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Quantitative analysis of protein-biotherapeutics: Recent advances in LC-MS/MS technology for improved selectivity and sensitivity

corresponding

JEFFRY B. PLOMLEY 
Altasciences Clinical Research, 575 Armand-Frappier Blvd, Laval, QC , H7V 4B3, Canada

KEVORK MEKHSSIAN 
Altasciences Clinical Research, 575 Armand-Frappier Blvd, Laval, QC , H7V 4B3, Canada

Abstract

With an ever increasing flow of protein-based biopharmaceutical candidates entering the drug development funnel, reliable bioanalytical techniques are required to support quantitation in various biological fluids in order to generate toxicokinetic, pharmacokinetic, and bioavailability data. Trends in the scientific literature clearly indicate that the coupling of liquid chromatography with tandem mass spectrometry (LC-MS/MS) is replacing traditional ligand binding assays due to improved selectivity and linear dynamic range, and that the mainstream MS approach for quantitation relies upon targeted proteomics techniques involving internal standardization, proteolytic digestion, surrogate peptide selection, peptide and/or protein purification, LC separation and MS/MS detection. This review focuses primarily on recently reported advancements in MS workflows that have resulted in improved sensitivity through the effective elimination of interference from matrix components. Further, case studies are presented illustrating advantages of an immunocapture pre-digestion approach when LC-MS/MS alone fails to provide suitable required assay performance.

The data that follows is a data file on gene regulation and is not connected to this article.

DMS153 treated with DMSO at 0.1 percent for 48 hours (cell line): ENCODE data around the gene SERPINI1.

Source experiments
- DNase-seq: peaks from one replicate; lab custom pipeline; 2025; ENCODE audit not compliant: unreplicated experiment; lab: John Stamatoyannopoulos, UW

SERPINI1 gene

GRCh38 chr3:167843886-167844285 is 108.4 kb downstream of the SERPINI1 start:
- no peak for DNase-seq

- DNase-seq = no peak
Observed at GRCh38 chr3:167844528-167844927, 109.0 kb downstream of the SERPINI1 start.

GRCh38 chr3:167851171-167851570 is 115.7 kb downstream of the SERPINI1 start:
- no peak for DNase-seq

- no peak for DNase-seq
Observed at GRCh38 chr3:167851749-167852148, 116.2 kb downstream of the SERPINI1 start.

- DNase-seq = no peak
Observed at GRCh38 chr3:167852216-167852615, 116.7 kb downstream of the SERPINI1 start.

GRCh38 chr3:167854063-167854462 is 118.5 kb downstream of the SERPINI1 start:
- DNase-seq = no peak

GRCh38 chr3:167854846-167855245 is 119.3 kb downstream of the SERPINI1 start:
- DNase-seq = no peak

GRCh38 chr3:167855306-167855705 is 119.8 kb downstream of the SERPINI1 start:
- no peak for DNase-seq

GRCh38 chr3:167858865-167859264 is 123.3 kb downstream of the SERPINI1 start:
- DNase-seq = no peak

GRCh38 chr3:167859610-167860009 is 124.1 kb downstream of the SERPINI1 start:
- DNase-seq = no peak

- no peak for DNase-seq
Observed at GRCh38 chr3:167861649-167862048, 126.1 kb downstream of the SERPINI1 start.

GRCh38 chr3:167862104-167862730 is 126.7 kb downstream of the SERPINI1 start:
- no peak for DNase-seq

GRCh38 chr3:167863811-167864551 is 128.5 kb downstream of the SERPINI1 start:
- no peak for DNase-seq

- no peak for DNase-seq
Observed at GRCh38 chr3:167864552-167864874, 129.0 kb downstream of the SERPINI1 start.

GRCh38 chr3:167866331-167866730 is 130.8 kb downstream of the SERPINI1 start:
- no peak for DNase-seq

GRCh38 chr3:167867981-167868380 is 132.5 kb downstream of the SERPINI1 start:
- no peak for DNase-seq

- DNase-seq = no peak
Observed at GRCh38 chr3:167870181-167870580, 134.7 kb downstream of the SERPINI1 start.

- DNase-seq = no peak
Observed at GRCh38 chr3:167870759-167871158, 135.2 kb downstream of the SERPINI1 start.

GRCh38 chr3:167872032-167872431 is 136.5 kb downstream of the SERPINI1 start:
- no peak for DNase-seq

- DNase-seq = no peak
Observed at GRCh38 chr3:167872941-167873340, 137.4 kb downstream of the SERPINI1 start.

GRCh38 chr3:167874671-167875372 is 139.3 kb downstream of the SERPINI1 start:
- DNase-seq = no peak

INTRODUCTION

The biologics market continues to experience rapid rates of growth, with > 50% of approved drugs expected to be protein-based biotherapeutics by 2019 (1). Further, patents for several existing biologic blockbusters are set to expire within the next two years, which predictably shall lead to a surge in biosimilars. Therefore, the increased importance of protein therapeutics necessitates performance improvements in bioanalytical techniques, with LC-MS/MS emerging as the most attractive and flexible technology able to cope with the high demands of throughput and complexity of analysis. While ligand-binding assays (LBAs) have historically been the most popular technique for protein quantitation, they demonstrate lower selectivity, are often unable to distinguish catabolites from parent drug, provide limited dynamic range, and are unsuitable for high-throughput early development work due to the time-consuming task of raising antibodies (2). In contrast, the increasingly mainstream workflow to quantify protein therapeutics using a surrogate peptide following proteolytic digestion with subsequent LC-MS/MS detection offers rapid method development, a wide ...




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